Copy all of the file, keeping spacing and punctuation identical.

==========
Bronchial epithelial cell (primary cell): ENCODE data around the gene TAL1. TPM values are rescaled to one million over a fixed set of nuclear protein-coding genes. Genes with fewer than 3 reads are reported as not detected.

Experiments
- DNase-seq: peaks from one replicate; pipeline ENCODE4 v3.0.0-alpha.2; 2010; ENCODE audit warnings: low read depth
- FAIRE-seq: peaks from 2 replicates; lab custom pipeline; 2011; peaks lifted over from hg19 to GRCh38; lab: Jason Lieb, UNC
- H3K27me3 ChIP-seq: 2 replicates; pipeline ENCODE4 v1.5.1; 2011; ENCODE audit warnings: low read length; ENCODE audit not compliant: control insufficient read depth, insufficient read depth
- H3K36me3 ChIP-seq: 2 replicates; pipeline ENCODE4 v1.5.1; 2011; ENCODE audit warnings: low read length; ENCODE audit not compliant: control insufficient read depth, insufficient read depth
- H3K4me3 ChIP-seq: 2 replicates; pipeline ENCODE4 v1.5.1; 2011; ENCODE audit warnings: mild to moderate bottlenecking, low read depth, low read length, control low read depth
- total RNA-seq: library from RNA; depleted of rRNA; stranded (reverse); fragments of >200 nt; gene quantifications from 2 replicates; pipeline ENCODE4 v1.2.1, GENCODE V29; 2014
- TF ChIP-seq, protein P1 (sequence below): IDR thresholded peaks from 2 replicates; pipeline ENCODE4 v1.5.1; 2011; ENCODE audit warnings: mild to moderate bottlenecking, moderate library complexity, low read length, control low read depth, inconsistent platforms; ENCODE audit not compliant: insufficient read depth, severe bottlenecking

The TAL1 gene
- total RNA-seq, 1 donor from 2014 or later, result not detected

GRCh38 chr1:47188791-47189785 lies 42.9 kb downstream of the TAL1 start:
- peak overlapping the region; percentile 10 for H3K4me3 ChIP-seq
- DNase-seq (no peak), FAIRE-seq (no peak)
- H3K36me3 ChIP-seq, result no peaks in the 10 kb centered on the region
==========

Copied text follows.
Bronchial epithelial cell (primary cell): ENCODE data around the gene TAL1. TPM values are rescaled to one million over a fixed set of nuclear protein-coding genes. Genes with fewer than 3 reads are reported as not detected.

Experiments
- DNase-seq: peaks from one replicate; pipeline ENCODE4 v3.0.0-alpha.2; 2010; ENCODE audit warnings: low read depth
- FAIRE-seq: peaks from 2 replicates; lab custom pipeline; 2011; peaks lifted over from hg19 to GRCh38; lab: Jason Lieb, UNC
- H3K27me3 ChIP-seq: 2 replicates; pipeline ENCODE4 v1.5.1; 2011; ENCODE audit warnings: low read length; ENCODE audit not compliant: control insufficient read depth, insufficient read depth
- H3K36me3 ChIP-seq: 2 replicates; pipeline ENCODE4 v1.5.1; 2011; ENCODE audit warnings: low read length; ENCODE audit not compliant: control insufficient read depth, insufficient read depth
- H3K4me3 ChIP-seq: 2 replicates; pipeline ENCODE4 v1.5.1; 2011; ENCODE audit warnings: mild to moderate bottlenecking, low read depth, low read length, control low read depth
- total RNA-seq: library from RNA; depleted of rRNA; stranded (reverse); fragments of >200 nt; gene quantifications from 2 replicates; pipeline ENCODE4 v1.2.1, GENCODE V29; 2014
- TF ChIP-seq, protein P1 (sequence below): IDR thresholded peaks from 2 replicates; pipeline ENCODE4 v1.5.1; 2011; ENCODE audit warnings: mild to moderate bottlenecking, moderate library complexity, low read length, control low read depth, inconsistent platforms; ENCODE audit not compliant: insufficient read depth, severe bottlenecking

The TAL1 gene
- total RNA-seq, 1 donor from 2014 or later, result not detected

GRCh38 chr1:47188791-47189785 lies 42.9 kb downstream of the TAL1 start:
- peak overlapping the region; percentile 10 for H3K4me3 ChIP-seq
- DNase-seq (no peak), FAIRE-seq (no peak)
- H3K36me3 ChIP-seq, result no peaks in the 10 kb centered on the region